Thursday 10 November 2011

Latest social media projects at the BBC

In an ever-changing online world the BBC continues to move forward with various new projects.

Here is a quick round up of just a few of the latest developments.

BBC tweets go human

I flagged this up in a previous post, but here is Chris Hamilton, the Social Media Editor, talking to Nieman Lab about the switch to human tweeting on the BBCNews and the BBCWorld Twitter accounts:
“We want to be tweeting with value...are we exposing our best content, and also tweeting intelligently?” Simply sending out a story is an important first step in Twitter practice, particularly in an environment that finds more and more people getting their news through social channels. But then: “What can we add to that story?”
The BBCNews account will be human controlled during the day, before returning to automated "cyborg" mode for periods overnight, although the aim, as far as possible, is to have human tweeting 24/7.

If the experiment with BBCNews is successful it will be rolled out to BBCWorld as well.

Hamilton describes this as the first step in a longer term strategy and he noted that the BBC is still trying to work out the extent to which the BBC can engage with Twitter users who mention or reply to the BBC's accounts.

(A problem of scale that has thus far been unsolvable. We seem to think that these 'new' 'social' media tools have to be two-way all the time because that is often how they started out, the 'social' bit in the title and they are good at 'social' on a small scale. When in fact they also do 'broadcast' very well. They are flexible media tools that you can use for either 'social' or 'broadcast' and indeed, both to a greater or lesser extent at the same time.)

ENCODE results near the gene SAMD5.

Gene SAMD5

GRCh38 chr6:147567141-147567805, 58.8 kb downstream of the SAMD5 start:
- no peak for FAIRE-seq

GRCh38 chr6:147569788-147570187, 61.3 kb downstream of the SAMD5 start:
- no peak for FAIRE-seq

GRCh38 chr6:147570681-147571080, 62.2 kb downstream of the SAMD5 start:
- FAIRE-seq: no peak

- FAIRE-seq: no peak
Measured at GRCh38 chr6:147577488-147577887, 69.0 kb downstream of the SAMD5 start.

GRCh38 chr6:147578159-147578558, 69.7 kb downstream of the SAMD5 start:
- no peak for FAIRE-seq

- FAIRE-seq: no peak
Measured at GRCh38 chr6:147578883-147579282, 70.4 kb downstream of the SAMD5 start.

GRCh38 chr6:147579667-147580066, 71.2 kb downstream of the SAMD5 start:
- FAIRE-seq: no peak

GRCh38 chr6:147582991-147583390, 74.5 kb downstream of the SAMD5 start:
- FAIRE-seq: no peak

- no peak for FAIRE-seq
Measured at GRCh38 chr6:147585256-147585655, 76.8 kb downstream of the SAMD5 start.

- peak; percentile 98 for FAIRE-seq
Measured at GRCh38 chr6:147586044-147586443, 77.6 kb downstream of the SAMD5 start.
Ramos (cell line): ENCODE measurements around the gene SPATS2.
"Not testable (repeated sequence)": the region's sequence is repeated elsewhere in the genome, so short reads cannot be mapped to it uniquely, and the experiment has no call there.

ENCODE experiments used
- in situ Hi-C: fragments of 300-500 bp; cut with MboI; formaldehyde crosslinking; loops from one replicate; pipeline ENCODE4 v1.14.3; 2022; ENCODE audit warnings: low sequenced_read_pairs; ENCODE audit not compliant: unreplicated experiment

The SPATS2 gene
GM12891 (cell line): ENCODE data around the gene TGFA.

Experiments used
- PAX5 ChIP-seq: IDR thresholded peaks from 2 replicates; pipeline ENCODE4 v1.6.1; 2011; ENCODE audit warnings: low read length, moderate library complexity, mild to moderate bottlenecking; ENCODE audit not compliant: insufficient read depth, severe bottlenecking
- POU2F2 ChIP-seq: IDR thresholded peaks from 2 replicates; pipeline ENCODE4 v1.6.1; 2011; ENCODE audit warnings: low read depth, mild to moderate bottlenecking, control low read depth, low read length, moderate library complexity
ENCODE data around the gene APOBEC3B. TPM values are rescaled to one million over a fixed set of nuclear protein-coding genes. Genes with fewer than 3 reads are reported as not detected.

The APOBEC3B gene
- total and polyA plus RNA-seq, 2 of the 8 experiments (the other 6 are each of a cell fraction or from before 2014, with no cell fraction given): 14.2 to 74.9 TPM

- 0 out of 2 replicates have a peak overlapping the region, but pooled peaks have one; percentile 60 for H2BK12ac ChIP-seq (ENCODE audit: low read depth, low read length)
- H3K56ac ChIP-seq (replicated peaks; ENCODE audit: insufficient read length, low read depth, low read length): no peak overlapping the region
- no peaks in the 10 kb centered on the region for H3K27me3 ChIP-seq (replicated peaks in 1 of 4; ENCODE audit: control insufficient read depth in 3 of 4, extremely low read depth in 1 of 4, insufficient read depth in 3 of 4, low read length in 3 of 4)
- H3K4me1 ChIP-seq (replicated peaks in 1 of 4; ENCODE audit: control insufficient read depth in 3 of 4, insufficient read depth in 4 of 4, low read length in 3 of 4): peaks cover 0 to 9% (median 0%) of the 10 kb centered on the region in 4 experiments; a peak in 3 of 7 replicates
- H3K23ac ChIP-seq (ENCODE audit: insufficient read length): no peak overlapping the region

Development of live pages

It has been a busy year and a busy year for live pages which have been used at the BBC for the UK general election, Egypt, the Japan earthquake, Oslo and Utoya, and Libya.

The Editor of the BBC News website Steve Herrmann is keen to develop the pages claiming the format has been a "big success in terms of usage".

Rather than having a single focus, the BBC is giving a more general live page a whirl with the latest updates from various stories all in one place. You can see it in action here.

I think one of the key questions is whether eventually this type of page will merge with the home page to form some sort of live updating home page.

That might be a bit too much activity for a home page, but for some time the Web has been moving towards becoming a constantly updating 'live' medium. Home pages already update much more than they used to in the past.

BBC experiments on Google+

BBC World Have Your Say has been experimenting with Google+ since August. It appears the social media producer has been using the 'hangout' feature to talk to listeners and potential contributors to the show...

And the BBC's Outriders programme has also started up a page recently.

There is also some standard sort of pages like BBC News and BBC World Service.


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